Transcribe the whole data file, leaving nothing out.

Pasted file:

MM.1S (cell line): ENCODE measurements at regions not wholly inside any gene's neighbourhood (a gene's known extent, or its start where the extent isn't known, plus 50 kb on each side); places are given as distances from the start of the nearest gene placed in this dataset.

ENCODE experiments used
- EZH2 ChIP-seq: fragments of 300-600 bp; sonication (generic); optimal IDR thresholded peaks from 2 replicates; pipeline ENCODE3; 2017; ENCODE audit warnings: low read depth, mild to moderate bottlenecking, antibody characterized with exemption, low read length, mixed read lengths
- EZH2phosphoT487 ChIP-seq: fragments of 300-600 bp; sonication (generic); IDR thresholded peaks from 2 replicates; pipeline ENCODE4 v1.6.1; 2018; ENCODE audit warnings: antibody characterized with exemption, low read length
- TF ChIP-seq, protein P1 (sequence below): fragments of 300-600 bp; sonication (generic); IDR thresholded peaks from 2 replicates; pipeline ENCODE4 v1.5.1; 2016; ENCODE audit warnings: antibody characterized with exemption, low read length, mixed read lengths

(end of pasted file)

MM.1S (cell line): ENCODE measurements at regions not wholly inside any gene's neighbourhood (a gene's known extent, or its start where the extent isn't known, plus 50 kb on each side); places are given as distances from the start of the nearest gene placed in this dataset.

ENCODE experiments used
- EZH2 ChIP-seq: fragments of 300-600 bp; sonication (generic); optimal IDR thresholded peaks from 2 replicates; pipeline ENCODE3; 2017; ENCODE audit warnings: low read depth, mild to moderate bottlenecking, antibody characterized with exemption, low read length, mixed read lengths
- EZH2phosphoT487 ChIP-seq: fragments of 300-600 bp; sonication (generic); IDR thresholded peaks from 2 replicates; pipeline ENCODE4 v1.6.1; 2018; ENCODE audit warnings: antibody characterized with exemption, low read length
- TF ChIP-seq, protein P1 (sequence below): fragments of 300-600 bp; sonication (generic); IDR thresholded peaks from 2 replicates; pipeline ENCODE4 v1.5.1; 2016; ENCODE audit warnings: antibody characterized with exemption, low read length, mixed read lengths